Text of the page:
several commenters provided information on their evaluation and 
interpretation of results. This provision has been adopted unchanged 
from the proposed rule.
    Paragraph (g)(4), like the proposal, requires that the testing 
procedures developed by the operator specify the concentration or 
changes in concentration of carbon monoxide that will indicate a change 
in engine performance. The paragraph also provides that concentrations 
of carbon monoxide shall not exceed 2500 parts per million, which is 
the limit for carbon monoxide established in the test procedures for 
Category B engines in subpart E of part 7 of the final rule. This 
aspect of the proposal received little comment, and has been adopted 
without change in the final rule.
    Paragraph (g)(5) requires that the testing and evaluation 
procedures address the maintenance of records that are necessary to 
track engine performance. Commenters supported this requirement and 
indicated that some mines are already maintaining emissions records. 
The proposed rule would have required that the procedures address 
``maintenance and retention of necessary records''. MSHA has added 
language to this paragraph to eliminate any ambiguity that might have 
been created by the term ``necessary records'', by specifying the 
purpose of the records required under this paragraph. MSHA has also 
eliminated the reference in the proposed rule to the ``retention'' of 
records, and has chosen instead to address retention of records in a 
new paragraph (h) in this section, discussed below.
    Paragraphs (h)(1) and (h)(2) provide that records required by 
paragraphs (f)(2) and (g)(5) of this section must be recorded in a 
secure book that is not susceptible to alteration, or recorded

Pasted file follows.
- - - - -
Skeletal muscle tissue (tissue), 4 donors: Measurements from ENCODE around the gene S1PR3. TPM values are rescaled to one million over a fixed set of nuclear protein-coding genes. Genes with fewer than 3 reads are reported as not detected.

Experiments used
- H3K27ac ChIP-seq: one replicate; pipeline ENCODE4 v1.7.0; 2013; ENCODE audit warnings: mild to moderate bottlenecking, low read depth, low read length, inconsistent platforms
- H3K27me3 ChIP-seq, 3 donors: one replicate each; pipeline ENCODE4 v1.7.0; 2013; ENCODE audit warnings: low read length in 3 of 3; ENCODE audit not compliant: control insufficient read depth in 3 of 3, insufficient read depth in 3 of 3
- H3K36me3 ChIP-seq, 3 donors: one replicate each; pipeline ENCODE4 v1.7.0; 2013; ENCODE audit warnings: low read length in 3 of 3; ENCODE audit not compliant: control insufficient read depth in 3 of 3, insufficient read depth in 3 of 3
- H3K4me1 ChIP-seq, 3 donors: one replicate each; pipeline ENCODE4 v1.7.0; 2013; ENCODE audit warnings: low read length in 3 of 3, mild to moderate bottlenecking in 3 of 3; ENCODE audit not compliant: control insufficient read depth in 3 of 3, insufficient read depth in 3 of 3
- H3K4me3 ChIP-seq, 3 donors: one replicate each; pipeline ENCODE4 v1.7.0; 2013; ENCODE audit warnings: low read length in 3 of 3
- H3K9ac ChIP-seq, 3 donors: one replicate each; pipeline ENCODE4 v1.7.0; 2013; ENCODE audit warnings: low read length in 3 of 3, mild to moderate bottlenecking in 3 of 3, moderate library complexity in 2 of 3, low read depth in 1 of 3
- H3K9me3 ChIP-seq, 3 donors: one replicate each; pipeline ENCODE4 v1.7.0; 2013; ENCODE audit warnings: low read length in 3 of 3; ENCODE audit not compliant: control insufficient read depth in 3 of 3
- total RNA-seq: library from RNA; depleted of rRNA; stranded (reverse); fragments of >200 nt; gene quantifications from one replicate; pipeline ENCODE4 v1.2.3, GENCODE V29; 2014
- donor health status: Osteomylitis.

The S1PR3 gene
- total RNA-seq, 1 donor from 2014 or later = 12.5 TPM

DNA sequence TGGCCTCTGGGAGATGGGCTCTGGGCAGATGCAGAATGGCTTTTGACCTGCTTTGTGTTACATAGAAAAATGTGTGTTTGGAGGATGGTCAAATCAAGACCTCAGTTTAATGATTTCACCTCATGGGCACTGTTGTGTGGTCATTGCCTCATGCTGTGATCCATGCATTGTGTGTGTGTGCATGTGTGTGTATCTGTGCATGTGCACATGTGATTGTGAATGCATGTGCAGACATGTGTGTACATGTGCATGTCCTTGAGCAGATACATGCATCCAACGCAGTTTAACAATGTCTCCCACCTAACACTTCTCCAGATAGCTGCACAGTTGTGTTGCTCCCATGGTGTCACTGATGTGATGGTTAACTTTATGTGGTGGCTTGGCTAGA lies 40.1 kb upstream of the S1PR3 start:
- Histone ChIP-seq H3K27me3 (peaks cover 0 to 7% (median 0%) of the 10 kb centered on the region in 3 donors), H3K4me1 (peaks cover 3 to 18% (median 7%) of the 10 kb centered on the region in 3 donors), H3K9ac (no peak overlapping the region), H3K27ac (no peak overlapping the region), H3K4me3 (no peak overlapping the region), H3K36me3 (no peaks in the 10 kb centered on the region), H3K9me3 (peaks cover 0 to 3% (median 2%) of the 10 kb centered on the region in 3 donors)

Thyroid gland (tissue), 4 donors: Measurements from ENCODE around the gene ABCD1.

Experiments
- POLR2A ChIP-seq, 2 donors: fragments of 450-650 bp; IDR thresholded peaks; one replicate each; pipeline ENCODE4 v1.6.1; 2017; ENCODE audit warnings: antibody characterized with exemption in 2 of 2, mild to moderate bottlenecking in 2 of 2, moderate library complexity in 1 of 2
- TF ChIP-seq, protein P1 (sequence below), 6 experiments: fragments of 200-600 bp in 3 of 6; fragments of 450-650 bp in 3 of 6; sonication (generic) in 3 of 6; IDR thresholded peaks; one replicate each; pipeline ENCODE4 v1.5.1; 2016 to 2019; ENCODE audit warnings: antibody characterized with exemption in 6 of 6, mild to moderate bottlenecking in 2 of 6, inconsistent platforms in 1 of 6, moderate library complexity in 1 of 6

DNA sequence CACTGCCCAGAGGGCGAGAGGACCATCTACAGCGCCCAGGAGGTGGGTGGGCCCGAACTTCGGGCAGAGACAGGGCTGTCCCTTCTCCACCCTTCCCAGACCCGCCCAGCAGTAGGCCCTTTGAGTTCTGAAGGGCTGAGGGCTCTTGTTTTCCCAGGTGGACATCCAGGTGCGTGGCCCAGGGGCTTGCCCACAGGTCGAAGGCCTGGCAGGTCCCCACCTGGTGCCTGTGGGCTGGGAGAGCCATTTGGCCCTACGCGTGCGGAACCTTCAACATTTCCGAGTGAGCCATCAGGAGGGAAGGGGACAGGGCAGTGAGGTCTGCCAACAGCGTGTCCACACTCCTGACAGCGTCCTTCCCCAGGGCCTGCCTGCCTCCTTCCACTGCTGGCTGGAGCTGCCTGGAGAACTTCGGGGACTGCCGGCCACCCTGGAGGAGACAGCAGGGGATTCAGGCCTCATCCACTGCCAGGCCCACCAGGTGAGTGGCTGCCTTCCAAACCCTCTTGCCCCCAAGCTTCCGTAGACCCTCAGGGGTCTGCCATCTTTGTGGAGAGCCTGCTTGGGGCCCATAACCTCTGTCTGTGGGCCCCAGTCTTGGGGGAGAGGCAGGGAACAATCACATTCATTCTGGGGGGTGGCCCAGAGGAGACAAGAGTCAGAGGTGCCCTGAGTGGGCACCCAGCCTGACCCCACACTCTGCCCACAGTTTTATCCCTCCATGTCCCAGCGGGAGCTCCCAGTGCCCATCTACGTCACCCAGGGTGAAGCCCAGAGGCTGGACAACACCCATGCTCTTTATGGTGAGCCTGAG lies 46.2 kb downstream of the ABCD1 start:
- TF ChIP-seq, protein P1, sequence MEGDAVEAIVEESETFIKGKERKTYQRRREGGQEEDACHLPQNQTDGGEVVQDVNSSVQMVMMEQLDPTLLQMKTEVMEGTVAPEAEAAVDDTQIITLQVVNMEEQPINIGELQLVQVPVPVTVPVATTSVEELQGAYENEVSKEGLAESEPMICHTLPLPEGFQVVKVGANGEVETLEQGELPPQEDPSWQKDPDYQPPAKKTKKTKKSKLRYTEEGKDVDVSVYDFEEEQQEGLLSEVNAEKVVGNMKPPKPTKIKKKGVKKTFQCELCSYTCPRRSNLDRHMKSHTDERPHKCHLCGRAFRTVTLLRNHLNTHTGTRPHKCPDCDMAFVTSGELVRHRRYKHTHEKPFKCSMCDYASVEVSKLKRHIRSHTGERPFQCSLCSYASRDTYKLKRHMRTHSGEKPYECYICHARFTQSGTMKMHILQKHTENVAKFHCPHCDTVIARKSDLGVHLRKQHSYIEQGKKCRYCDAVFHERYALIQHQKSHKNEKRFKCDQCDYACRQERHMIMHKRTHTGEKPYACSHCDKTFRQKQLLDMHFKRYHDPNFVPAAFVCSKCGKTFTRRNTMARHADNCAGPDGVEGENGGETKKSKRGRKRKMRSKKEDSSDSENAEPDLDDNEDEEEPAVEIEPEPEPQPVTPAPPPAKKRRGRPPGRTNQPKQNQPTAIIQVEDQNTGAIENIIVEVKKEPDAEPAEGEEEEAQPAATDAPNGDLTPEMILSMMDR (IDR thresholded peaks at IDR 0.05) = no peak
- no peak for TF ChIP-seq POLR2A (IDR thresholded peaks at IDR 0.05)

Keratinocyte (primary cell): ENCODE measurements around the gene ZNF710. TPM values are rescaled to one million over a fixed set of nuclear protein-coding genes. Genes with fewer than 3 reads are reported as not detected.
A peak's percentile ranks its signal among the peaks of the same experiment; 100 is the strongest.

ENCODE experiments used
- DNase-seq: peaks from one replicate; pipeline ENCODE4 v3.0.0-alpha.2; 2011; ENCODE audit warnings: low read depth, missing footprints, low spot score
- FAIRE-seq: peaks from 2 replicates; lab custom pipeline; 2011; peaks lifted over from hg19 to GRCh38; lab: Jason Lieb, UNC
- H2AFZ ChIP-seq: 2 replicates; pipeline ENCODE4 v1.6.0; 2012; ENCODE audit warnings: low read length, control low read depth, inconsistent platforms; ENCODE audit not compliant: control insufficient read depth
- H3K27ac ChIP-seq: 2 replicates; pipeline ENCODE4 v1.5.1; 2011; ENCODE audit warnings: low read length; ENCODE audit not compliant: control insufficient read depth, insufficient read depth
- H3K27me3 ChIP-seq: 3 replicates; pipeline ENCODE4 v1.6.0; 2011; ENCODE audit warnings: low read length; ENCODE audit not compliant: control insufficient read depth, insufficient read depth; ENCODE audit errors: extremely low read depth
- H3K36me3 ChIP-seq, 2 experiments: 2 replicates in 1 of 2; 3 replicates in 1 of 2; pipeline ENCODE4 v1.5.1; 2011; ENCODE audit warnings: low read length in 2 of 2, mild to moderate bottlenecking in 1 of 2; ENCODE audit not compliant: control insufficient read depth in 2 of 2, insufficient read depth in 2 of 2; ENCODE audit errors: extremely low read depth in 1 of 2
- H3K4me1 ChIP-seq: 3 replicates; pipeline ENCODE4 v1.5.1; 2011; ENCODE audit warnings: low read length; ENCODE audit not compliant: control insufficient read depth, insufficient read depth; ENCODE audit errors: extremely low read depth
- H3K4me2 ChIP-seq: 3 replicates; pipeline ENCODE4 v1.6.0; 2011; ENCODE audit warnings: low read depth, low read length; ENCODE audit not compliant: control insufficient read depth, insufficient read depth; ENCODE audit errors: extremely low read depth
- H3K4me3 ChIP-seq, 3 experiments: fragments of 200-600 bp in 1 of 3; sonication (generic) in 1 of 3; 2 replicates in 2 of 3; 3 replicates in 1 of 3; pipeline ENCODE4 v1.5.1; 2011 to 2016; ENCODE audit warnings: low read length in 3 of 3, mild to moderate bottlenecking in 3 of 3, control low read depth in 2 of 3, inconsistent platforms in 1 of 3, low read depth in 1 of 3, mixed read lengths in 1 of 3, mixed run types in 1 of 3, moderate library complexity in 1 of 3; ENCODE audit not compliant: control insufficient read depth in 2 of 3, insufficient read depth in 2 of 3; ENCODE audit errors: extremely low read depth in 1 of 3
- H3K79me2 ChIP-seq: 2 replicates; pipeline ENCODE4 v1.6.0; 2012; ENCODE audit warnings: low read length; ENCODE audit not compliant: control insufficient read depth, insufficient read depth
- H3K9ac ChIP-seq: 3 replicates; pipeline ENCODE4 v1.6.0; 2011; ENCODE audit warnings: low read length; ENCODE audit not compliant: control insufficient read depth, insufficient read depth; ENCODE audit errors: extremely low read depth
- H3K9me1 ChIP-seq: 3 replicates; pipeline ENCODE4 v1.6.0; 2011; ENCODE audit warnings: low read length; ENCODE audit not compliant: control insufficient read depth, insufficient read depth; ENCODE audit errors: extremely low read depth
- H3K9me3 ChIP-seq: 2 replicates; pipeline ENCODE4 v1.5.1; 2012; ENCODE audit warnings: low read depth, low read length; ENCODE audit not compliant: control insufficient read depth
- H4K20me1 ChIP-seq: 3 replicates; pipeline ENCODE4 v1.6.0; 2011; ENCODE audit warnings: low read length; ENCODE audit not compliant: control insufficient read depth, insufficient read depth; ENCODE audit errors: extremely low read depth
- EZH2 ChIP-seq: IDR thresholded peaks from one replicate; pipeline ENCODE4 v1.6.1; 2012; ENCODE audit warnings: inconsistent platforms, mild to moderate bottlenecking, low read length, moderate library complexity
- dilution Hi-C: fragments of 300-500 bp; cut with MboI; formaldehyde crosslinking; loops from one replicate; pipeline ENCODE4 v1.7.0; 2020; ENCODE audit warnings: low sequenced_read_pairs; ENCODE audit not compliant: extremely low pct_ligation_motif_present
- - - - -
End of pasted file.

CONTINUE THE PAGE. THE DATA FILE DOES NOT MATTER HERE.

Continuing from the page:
electronically in a computer system that is secure and not susceptible 
to alteration. The records must be retained at a surface location for 
at least 1 year and made available for inspection by an authorized 
representative of the Secretary and by miners' representatives.
    The proposed rule did not address the availability of or access to 
records under this section. One commenter recommended that records of 
weekly examination be accessible to miners' representatives. MSHA 
agrees with this comment, and has revised the paragraph to provide 
miners' representatives with access to records. The final rule also 
requires such access for authorized representatives of the Secretary, 
to allow MSHA inspectors to review records to verify that examinations 
and tests required under this section have been conducted.
    The final rule does not specify a particular way of making records, 
only that they are to be recorded in a manner that is not susceptible 
to alteration. A detailed discussion on the issue of recordkeeping and 
electronic records can be found under ``Recordkeeping Requirements'' in 
the General Discussion section of this preamble.
    The proposed rule would have required that the emission testing 
procedures under paragraph (g) include the designation of training of 
the individual who performs the tests. This requirement has not been 
adopted in the final rule. Instead, as discussed earlier, the rule 
imposes a performance-based requirement that emissions testing and 
evaluation under this paragraph be conducted by a person who has been